Thinking about the managing of change has been occupying my mind in recent weeks. It will continue into the next few weeks as Jeffrey Phillips of OVO Innovation and I have co-authored a White Paper called “the critical interplay among innovation, business models and change” as it rolls out.
In this we provide a foundation document that highlights the important interplay between innovation, business models and change. To launch this, we have kicked off our thinking with a feature of the week on Innovation Excellence introducing the themes that have multiple interplays we often fail to exploit when it comes to innovation. The opening post is entitled “the interplay surrounding innovation”. Please take a read
Our opening argument resolves around the recognition of change as part of an interplay
We argue that we are failing to manage the different and multiple interplays that are constantly taking place when innovation occurs. We are often ignoring them and failing to extract the best or optimal value out of the innovation we are introducing. The change effect is often being ignored.
You can download this whitepaper on this site within my newly created “Insights and Thinking” tab on this site. In this paper we discuss the dynamics and focuses of its impact on all three constituents involved when innovation occurs; that of the customer, the market or industry itself and on the innovator itself. We used the “lens” of the three horizon model to demonstrate and frame the interplay between innovation, business models and change.
We are providing a series of posts on this through Innovation Excellence in the coming weeks which build from and on this White Paper. We both feel this has far more to explore in practices, frameworks and thinking and we hope you share this view, as it builds.
We initially chose change over transformation.
Clearly the emphasis is to encourage transformation to meet the unrelenting disruptions going on all around us makes sense. I certainly believe we have to become far more comfortable with change, before we attempt anything transformational and that in itself is not easy at all. We seem hard-wired to resist change until we are forced to accept it and that is a real pity and loss within ourselves. We need to see change in different ways, through the lens of discovery and learning, then we transform.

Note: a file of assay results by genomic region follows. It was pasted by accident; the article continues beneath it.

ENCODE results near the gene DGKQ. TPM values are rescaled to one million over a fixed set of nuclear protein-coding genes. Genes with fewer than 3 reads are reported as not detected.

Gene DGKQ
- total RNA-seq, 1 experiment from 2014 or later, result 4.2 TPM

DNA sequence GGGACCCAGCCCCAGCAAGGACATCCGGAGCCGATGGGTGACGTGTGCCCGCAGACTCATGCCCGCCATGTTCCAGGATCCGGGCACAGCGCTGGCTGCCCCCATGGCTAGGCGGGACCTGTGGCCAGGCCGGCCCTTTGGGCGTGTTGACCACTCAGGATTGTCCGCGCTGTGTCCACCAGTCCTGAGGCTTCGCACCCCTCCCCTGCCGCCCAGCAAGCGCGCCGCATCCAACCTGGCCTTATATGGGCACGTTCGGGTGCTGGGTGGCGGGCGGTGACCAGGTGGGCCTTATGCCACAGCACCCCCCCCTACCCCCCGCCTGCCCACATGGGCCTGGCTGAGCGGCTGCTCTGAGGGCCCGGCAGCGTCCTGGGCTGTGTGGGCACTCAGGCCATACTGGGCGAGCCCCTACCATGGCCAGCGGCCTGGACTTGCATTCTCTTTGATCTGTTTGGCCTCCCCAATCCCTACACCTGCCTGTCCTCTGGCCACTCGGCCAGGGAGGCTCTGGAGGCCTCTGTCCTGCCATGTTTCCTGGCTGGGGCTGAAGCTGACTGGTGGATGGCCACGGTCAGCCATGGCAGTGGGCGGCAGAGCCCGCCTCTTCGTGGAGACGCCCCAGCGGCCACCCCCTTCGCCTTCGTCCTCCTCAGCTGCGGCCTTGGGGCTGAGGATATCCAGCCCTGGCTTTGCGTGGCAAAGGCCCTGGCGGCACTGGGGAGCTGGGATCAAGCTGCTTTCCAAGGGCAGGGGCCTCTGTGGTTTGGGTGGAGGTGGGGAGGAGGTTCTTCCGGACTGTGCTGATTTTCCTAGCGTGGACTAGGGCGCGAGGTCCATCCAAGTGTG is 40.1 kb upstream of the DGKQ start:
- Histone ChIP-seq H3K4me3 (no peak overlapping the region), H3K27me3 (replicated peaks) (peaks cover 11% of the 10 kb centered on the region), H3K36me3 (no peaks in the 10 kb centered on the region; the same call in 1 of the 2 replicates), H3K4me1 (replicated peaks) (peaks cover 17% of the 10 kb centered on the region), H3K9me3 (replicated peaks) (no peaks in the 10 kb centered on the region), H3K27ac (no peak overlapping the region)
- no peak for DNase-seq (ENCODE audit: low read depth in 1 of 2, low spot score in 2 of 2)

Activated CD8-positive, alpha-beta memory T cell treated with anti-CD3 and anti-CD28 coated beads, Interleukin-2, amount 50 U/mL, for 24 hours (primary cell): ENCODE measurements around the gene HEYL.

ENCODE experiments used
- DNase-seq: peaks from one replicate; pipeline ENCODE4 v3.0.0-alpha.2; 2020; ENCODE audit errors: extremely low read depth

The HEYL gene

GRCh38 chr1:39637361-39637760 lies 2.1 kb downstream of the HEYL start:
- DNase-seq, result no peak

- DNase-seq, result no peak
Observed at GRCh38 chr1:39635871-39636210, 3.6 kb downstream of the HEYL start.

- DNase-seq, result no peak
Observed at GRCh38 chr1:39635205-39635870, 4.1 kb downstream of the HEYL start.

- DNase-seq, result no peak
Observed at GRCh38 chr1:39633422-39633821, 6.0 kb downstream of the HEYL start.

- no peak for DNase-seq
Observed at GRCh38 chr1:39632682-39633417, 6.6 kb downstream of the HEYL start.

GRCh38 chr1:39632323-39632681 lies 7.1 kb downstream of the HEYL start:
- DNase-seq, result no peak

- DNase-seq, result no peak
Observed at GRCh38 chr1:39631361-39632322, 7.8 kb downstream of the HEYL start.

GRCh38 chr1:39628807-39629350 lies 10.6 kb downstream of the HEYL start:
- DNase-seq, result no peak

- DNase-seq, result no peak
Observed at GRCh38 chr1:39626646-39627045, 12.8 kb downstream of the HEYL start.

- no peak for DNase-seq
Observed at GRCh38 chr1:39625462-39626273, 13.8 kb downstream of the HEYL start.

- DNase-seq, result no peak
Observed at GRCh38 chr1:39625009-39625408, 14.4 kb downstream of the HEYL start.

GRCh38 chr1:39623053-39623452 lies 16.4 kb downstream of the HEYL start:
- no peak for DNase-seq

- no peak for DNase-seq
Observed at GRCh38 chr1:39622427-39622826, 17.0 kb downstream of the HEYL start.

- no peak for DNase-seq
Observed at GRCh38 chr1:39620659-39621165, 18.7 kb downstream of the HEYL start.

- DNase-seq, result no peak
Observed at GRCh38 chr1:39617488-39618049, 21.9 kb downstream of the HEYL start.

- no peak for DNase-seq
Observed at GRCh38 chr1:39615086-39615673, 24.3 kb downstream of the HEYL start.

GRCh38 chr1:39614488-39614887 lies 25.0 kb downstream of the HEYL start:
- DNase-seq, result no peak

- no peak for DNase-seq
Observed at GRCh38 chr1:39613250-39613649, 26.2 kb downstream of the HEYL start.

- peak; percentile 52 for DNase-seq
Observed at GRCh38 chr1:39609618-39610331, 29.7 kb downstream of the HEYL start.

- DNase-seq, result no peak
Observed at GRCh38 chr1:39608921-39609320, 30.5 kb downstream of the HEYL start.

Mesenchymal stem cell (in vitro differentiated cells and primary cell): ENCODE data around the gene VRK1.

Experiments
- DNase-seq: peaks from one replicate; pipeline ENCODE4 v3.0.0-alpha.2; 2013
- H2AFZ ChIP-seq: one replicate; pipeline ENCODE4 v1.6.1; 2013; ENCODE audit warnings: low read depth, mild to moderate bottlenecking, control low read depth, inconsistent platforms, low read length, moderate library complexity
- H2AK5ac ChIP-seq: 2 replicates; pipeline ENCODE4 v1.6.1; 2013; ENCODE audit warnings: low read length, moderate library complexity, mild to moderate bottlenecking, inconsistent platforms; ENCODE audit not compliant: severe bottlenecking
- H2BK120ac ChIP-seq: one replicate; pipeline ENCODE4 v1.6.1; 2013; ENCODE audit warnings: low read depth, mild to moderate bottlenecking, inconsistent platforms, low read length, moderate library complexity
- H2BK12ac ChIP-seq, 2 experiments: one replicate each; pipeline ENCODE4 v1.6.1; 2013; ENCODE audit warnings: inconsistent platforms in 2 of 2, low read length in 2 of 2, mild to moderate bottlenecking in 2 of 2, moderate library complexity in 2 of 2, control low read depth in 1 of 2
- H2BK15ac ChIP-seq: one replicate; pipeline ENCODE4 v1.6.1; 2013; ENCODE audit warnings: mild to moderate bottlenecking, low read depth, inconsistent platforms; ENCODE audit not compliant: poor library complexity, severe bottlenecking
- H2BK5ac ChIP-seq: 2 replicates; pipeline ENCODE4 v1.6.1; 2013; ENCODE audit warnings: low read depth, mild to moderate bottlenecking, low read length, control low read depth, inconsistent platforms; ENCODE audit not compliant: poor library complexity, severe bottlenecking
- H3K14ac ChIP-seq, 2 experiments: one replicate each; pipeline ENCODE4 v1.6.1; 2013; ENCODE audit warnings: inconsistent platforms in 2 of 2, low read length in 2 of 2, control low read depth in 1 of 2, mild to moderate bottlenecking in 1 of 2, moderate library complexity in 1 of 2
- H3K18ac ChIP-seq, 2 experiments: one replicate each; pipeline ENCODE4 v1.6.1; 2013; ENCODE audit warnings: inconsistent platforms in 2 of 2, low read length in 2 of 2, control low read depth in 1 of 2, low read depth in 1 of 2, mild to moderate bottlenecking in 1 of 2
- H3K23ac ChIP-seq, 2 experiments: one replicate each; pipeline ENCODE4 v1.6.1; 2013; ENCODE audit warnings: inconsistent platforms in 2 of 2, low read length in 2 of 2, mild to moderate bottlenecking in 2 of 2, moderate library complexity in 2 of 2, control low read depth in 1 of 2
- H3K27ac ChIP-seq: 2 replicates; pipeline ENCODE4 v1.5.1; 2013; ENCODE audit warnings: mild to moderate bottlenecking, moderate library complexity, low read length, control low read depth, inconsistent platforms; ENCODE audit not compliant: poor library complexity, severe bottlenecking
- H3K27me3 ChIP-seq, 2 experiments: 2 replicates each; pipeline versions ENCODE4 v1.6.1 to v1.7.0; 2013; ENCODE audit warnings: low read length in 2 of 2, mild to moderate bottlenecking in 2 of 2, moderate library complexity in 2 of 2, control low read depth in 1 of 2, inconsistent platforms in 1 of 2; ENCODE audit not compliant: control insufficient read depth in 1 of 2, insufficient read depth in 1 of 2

Change always feels painful.
Change is notoriously hard to achieve both within ourselves and especially in organizations. The reality is we want to resist change, it makes us feel uncomfortable, often raising the fear of the unknown. We form habits that we find hard to shake free of. Often we invested a fair amount of time in learning, it then becomes even tougher to start unlearning but that is what we must do, unlearn, to then open up our minds to relearn. We worry about are we losing something of value, is the change going to feel better or just increases our insecurity even further.
The level of failed change or transformations undertaken has been put at somewhere between 70 to 80% in failing short on their initial targets or aspirations that drove change. The value generated from change often falls below the expectancies visualized when the organization embarked on the change program. So why do we put ourselves through this level of pain, disruption, uncertainty and potential risk of failure?
We do get caught up in interchanging change and transformation and believe it is the same.
It is not! In my research on change I altered my own understanding with a range of thinking I explored.
Change tends to focus on making the existing system better.
You use this as your framing point and the level of efficiencies and improving effectiveness is judged as the success or not of the end result. You actually are ending up with a reconditioned model of your past as you have mainly dealt within the boundaries and constraints to make this (often) well-defined shift in the way things have worked.
Transformation is a different matter. You are attempting something far more radical and disruptive.
It is aiming to reinvent the organization, significantly challenge and change the practices that are in place. It places far more at a higher risk as it is more unpredictable, iterative and often a series of experiments to learn and adapt. It often feels you are entering the unknown as it can become a real process of discovery, experimentation and adjusting execution.